I wrote my first ever book when I was ten years old on the beach on holiday and I illustrated it with cut out pictures of the supermodels from my sister’s Vogue. I was so proud of it, and I still have it. Funnily enough, the first book I wrote that got published was written the same way – on the beach in a notebook – just without the help of the supermodels! I had many attempts at writing a novel, tapping away on my laptop on the train, after work, in the library on my lunch breaks. But it was when I was away in Italy that inspiration for something new hit and I bought an A4 notepad with glitter and kittens on the front – the only one the shop sold – and started writing. I think it was the combination of being relaxed, having a chunk of time and my partner with me all day to bounce ideas off that made the writing flow. I started and didn’t stop and had to keep going to the shop to buy more notebooks. When I came home I typed it up, added to it and it became a whole book.
There’s a real freedom to writing by hand that you don’t get on a computer. I find on screen, typed words seem final as soon as they appear. On paper you can cross out pages and pages that you suddenly realise aren’t working or write extra lines above the words or turn the book on its side and write in the margin. I have loads of notebooks filled with little asterisks telling me to turn to the back to find an expanded paragraph. It’s a mess but it’s my very understandable mess! On paper the work in progress is very visible as a whole and you can get deep into it. Like painting a picture. Sometimes now I write scenes by hand that I’m stuck on or quite often, with a new book, start the opening chapters by hand then never type them up because, by the time you’ve written your way into a story, the original opening is never quite right.
I’m also a real fan of the record button on my iPhone notes. When I’m walking and an idea pops into my head or a problem solves, I’ll speak a scene into my phone. It’s easy to forget that I don’t have to write at my desk. The philosopher Alain de Botton said the best place to inspire thought is on the train – the magic combination of the world moving slowly past as you’re sitting stationary watching – and I couldn’t agree more. For me, anything that gets you away from the blank computer screen is a winner. Walking, swimming or just even standing up to get a cup of tea gets the blood going to the brain and sparks creativity.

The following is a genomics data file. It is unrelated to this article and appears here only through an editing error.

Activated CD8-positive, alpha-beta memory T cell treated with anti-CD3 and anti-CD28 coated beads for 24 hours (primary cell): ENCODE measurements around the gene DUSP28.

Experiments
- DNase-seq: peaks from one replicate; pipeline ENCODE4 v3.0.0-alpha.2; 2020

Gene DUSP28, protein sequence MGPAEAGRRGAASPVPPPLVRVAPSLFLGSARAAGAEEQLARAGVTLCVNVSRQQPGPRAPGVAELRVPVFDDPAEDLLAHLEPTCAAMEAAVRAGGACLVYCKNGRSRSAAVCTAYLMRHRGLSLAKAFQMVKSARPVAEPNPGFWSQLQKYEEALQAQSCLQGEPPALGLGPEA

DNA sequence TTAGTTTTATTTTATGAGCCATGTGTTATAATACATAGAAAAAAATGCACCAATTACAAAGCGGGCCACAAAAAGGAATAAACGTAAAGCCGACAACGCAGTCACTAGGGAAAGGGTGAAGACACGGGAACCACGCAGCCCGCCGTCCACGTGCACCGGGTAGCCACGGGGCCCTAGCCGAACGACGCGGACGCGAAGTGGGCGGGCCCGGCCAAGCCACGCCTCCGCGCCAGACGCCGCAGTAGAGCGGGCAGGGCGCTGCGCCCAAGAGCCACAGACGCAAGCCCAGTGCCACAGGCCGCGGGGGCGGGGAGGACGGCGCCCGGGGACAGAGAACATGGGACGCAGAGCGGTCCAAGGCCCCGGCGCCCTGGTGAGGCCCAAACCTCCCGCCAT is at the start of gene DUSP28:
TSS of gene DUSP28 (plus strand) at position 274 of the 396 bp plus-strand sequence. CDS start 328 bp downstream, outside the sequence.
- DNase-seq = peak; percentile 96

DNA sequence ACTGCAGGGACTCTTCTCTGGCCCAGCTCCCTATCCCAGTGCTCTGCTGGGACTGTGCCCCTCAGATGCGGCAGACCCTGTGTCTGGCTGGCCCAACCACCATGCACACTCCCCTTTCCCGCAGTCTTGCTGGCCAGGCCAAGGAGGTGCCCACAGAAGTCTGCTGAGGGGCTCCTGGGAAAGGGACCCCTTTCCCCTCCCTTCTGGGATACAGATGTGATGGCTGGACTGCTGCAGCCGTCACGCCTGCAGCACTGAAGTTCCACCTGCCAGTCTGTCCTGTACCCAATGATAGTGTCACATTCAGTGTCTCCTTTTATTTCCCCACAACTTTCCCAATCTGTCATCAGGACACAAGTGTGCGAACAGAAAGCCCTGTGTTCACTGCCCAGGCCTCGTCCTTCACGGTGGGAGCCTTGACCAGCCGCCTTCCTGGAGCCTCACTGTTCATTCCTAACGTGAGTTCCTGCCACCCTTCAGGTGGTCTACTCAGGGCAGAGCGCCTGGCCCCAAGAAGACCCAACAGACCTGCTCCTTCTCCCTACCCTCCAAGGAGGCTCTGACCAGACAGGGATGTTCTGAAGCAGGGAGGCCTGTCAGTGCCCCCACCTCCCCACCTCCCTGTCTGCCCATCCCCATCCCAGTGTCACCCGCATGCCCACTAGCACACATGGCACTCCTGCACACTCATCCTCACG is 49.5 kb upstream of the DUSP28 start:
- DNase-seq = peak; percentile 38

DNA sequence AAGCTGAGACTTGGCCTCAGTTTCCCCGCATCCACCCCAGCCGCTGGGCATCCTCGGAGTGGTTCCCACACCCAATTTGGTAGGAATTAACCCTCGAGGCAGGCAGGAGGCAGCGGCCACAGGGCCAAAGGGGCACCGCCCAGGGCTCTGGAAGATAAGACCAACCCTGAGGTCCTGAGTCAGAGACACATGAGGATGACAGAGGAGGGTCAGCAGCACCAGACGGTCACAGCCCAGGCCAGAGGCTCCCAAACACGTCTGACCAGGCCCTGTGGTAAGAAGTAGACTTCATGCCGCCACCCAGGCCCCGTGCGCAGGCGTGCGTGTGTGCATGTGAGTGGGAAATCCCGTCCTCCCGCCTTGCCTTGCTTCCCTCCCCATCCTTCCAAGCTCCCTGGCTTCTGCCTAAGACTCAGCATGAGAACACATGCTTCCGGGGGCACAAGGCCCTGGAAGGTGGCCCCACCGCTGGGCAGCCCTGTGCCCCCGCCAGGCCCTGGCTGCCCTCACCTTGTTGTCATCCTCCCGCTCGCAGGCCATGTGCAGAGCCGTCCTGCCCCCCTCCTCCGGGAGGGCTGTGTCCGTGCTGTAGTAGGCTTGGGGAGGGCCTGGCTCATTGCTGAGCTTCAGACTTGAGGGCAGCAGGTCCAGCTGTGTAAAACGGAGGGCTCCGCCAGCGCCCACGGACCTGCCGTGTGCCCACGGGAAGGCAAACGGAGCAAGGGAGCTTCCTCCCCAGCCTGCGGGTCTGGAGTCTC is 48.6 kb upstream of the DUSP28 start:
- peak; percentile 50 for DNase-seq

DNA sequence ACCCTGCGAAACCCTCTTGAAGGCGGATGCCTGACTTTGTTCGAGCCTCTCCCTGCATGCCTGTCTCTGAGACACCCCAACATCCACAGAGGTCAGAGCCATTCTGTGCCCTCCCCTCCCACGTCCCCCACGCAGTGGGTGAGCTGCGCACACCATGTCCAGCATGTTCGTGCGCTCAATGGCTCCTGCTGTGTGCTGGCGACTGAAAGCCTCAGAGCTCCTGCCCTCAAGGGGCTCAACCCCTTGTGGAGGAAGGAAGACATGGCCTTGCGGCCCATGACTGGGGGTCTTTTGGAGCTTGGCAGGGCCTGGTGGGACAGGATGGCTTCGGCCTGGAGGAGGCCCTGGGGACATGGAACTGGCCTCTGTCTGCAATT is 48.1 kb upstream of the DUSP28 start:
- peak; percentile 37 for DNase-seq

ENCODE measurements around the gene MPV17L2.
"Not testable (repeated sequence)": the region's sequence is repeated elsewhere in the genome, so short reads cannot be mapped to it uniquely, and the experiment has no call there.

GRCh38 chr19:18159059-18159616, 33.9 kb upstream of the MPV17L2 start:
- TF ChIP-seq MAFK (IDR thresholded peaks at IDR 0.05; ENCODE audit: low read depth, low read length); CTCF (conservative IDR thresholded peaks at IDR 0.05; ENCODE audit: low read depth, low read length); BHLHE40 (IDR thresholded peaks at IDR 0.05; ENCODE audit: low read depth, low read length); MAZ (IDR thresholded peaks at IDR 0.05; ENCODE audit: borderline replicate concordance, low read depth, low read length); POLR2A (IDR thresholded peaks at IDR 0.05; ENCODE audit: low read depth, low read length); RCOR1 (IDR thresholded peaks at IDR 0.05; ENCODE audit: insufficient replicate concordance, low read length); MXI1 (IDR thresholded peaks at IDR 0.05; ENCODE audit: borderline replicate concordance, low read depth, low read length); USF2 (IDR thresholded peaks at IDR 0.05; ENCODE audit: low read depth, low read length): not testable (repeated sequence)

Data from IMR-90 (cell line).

When it comes to getting ideas for a new book, I start by reading lots of the magazines and newspapers. Vanity Fair is my favourite because it has lots of long form journalism about weird stuff and interesting in-depth interviews. When it came to writing Forever Summer, I found a Tatler article called ‘New British Beauties’ featuring a bunch of up and coming talented rich-kids, they were the perfect inspiration for the students at Chelsea High School. I also thought back to key events from school that had left an impact on me or stood out from the norm. For example, a model agency turned up at our school one day to audition for a shoot, and I remember once a girl in a sports team was swapped unfairly at the last minute because of parental influence. I thought about things I aspired to as a teenager and the ways I was hurt. I always take the emotions that have affected me at some point and overlay them onto the characters. Feelings are universal truths. When they say write what you know, it doesn’t have to be exactly what you know but an essence – you can capture the emotion sparked by the situation not necessarily the situation itself.
Finally, as a writer, I’m always prepared to rewrite. There’s no getting around it! Real emotion and depth comes from layers and layers of story and character and that only comes from rewriting.
(c) Jenny Oliver
If you have any questions about your writing, find me on Twitter, Instagram or Facebook @jenoliverbooks . I’d love to hear from you.
About Forever Summer:
For all fans of Jenny Han, Holly Bourne and The Kissing Booth comes the must-have teen read from bestselling fiction author, Jenny Oliver!
Summer term and the heat is rising …
It’s summer term at Chelsea High, the most exclusive school in town! The weeks ahead are filled with glamorous events – including a variety show AND a trip to a Greek island! But a shock revelation has new girl Norah Whittaker rethinking everything she thought she knew about herself. With family, friendship and romance up in the air, studying at Chelsea High is NEVER straightforward!
You know you’re in for a treat when you open a Jenny Oliver book (Debbie Johnson, author of The Comfort Food Cafe series)
I loved Chelsea High – a complete page-turner! (Kate Mallinder, author of Summer of No Regrets)
Order your copy online here.